The two, rival blue-laser optical storage formats, Blu-ray Disc and HD DVD, will not be coming together, Sony Computer Entertainment president Ken Kutaragi admitted yesterday.
Talks between the BD-backing Sony and HD DVD cheerleader Toshiba have ended, he said, in an interview with Nikkei Electronics.
Surprise, surprise. Comments from both parties during the period of the negotiations implied there was little chance of a compromise. To do so would require either party to abandon their preferred format. Supporters of each format have, in the past, made it clear that physically the two formats are incompatible. The only way around the problem was to adopt one format's physical structure and add support for the other's data structure.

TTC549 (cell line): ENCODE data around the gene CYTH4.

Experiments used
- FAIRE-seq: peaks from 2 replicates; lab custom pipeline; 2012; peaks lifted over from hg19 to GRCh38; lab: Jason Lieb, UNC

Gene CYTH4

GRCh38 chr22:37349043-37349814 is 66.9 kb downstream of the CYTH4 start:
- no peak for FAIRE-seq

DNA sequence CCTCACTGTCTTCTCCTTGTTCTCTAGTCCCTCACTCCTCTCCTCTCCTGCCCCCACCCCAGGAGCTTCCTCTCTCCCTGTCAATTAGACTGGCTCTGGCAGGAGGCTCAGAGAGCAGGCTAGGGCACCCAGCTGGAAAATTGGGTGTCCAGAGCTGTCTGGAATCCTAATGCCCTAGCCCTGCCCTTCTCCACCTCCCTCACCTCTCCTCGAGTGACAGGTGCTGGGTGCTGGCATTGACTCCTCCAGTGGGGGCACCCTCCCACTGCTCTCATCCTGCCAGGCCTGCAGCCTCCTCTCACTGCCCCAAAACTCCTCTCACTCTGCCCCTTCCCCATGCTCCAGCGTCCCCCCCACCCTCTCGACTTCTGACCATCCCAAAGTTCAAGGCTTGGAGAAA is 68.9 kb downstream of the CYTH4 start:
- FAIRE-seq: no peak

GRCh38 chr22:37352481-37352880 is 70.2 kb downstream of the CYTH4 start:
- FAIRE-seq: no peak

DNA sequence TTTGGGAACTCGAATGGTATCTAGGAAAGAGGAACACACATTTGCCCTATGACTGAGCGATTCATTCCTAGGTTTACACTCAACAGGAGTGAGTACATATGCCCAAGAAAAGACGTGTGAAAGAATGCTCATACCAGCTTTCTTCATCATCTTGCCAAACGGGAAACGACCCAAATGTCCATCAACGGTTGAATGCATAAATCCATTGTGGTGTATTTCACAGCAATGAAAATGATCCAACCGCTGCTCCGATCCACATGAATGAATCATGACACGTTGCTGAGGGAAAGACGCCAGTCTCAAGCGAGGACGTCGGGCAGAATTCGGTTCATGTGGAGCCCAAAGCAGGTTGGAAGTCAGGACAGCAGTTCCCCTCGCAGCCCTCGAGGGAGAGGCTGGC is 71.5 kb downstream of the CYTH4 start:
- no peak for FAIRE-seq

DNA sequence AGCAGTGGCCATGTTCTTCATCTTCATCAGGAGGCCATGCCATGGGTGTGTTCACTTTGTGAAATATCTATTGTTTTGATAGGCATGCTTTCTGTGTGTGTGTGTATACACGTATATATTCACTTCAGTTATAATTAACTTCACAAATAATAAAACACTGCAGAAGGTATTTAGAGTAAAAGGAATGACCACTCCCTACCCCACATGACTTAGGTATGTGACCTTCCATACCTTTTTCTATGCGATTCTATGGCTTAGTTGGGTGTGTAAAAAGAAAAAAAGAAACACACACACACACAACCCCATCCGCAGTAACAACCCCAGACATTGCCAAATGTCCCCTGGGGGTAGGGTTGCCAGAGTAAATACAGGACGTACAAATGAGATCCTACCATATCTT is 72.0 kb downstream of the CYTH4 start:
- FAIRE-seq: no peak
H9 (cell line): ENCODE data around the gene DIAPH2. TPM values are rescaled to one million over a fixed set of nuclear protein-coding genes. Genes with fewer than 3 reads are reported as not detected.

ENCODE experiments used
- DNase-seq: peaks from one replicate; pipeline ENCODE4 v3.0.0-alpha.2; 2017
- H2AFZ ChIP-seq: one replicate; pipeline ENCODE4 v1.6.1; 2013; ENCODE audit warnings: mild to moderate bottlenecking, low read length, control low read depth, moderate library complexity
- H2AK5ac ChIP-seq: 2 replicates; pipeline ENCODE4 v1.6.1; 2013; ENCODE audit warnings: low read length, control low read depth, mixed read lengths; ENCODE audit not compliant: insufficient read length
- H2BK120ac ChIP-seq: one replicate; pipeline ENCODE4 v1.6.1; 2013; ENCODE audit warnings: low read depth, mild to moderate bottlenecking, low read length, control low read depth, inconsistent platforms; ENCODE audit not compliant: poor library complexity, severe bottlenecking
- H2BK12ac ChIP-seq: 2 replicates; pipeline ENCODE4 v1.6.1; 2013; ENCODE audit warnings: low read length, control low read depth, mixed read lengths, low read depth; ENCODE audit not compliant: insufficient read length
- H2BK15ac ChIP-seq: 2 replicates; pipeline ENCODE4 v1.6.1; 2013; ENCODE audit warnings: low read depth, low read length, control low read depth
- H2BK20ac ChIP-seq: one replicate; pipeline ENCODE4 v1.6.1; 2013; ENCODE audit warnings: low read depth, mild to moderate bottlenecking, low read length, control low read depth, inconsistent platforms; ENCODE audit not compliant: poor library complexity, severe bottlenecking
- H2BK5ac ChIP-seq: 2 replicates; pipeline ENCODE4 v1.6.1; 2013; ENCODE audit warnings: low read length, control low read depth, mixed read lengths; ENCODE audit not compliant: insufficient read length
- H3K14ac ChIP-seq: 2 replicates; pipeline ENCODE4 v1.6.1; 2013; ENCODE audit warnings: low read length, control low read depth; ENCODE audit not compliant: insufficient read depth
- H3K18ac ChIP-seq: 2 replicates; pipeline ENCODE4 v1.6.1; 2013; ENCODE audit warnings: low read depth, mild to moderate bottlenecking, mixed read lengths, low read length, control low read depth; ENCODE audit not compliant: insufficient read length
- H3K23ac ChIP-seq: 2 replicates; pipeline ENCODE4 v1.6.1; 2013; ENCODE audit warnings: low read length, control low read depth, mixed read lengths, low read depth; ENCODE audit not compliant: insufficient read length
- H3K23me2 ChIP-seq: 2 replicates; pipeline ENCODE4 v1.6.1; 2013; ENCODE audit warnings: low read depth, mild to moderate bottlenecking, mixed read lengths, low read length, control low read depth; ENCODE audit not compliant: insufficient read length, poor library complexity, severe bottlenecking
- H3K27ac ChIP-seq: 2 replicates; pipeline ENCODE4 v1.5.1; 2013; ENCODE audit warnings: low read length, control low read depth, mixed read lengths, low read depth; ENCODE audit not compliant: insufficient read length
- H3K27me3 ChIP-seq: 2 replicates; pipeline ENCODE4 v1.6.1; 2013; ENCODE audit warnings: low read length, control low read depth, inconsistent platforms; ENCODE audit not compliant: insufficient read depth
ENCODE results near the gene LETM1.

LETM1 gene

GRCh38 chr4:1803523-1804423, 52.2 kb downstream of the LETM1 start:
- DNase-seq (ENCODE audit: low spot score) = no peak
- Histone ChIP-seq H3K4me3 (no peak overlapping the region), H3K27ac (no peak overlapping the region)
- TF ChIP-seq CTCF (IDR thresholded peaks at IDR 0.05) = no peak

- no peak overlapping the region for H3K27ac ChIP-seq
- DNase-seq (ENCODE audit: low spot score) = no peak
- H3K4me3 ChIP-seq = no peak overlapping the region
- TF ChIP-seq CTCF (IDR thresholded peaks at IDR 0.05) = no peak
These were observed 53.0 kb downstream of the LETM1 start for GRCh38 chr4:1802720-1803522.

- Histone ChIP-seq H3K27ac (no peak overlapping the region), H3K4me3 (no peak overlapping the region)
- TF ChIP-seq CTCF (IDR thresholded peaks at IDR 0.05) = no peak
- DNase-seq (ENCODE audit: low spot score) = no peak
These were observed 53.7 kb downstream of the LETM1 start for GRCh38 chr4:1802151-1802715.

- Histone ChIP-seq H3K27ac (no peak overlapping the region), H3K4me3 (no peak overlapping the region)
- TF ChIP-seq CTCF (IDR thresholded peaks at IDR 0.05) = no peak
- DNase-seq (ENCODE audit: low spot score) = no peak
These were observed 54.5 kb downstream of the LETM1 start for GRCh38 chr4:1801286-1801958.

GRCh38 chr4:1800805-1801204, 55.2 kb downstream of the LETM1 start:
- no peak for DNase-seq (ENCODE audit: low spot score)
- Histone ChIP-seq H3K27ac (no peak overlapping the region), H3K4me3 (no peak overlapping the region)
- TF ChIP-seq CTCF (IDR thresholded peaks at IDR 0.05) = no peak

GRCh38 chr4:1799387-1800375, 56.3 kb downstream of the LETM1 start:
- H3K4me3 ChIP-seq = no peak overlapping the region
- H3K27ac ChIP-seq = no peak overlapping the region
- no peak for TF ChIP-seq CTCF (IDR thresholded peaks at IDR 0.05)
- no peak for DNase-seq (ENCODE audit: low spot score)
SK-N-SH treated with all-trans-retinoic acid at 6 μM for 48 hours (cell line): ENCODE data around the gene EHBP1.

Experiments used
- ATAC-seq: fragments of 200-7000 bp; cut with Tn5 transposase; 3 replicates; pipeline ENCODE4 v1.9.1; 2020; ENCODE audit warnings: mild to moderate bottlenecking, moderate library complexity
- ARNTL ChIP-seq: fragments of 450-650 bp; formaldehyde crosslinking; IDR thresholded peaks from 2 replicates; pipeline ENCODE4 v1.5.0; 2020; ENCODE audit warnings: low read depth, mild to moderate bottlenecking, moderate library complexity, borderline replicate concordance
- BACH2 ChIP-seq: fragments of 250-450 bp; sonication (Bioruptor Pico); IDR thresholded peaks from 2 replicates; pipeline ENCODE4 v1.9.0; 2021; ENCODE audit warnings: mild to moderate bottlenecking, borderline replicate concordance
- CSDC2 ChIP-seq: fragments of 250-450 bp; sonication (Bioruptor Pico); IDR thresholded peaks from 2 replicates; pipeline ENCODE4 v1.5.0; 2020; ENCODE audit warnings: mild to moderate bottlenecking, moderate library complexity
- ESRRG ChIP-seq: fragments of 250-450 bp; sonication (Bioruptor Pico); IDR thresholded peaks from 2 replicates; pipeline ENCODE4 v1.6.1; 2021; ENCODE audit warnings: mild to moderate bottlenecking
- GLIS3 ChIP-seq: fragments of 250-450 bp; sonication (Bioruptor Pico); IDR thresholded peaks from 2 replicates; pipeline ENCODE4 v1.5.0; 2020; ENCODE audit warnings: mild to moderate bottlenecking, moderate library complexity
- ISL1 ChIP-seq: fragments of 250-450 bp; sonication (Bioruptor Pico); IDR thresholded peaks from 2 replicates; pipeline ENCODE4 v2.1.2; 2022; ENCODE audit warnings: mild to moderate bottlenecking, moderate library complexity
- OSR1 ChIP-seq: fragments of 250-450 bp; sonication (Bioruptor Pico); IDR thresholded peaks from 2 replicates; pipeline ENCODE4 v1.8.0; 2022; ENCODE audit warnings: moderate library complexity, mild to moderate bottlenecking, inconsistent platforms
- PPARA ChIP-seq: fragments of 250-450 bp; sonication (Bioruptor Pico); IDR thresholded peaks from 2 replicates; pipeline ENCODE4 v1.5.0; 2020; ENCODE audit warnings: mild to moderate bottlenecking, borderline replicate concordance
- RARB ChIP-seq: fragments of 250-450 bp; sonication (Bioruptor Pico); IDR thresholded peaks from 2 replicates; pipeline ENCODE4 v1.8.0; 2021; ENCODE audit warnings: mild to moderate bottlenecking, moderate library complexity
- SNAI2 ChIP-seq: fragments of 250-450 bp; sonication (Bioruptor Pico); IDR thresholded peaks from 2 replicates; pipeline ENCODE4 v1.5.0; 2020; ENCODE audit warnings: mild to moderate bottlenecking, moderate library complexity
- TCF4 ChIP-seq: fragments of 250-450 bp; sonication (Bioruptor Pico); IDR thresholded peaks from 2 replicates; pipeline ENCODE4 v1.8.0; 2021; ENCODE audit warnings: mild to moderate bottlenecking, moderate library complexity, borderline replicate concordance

Sony had the edge here. Since BD is more capacious than HD DVD, with a more complex data structure, there was inevitably more scope to add HD DVD data compatibility to the BD spec than vice versa.
Sony first made the suggestion back in April, in a bid to prevent not only a war between the two formats as each battles to win the favour of consumers, but also to limit HD DVD's lead in content availability. Pre-recorded movies on HD DVD are expected to ship in the US in Q4, just ahead of BD-based movies. And while the HD DVD spec is complete, some elements, such as copy protection, have yet to be finalised by the BD camp.
By late May, however, it was clear the negotiations were in deadlock, and so the principals brought in more senior staffers, including Kutaragi, to bring the discussions to a higher level. Once again, Sony's suggestion that HD DVD's data structure be incorporated into BD's, with BD providing the unified physical structure appear to have been rejected by Toshiba. To be fair, Sony hasn't been willing to embrace HD DVD, either. ®
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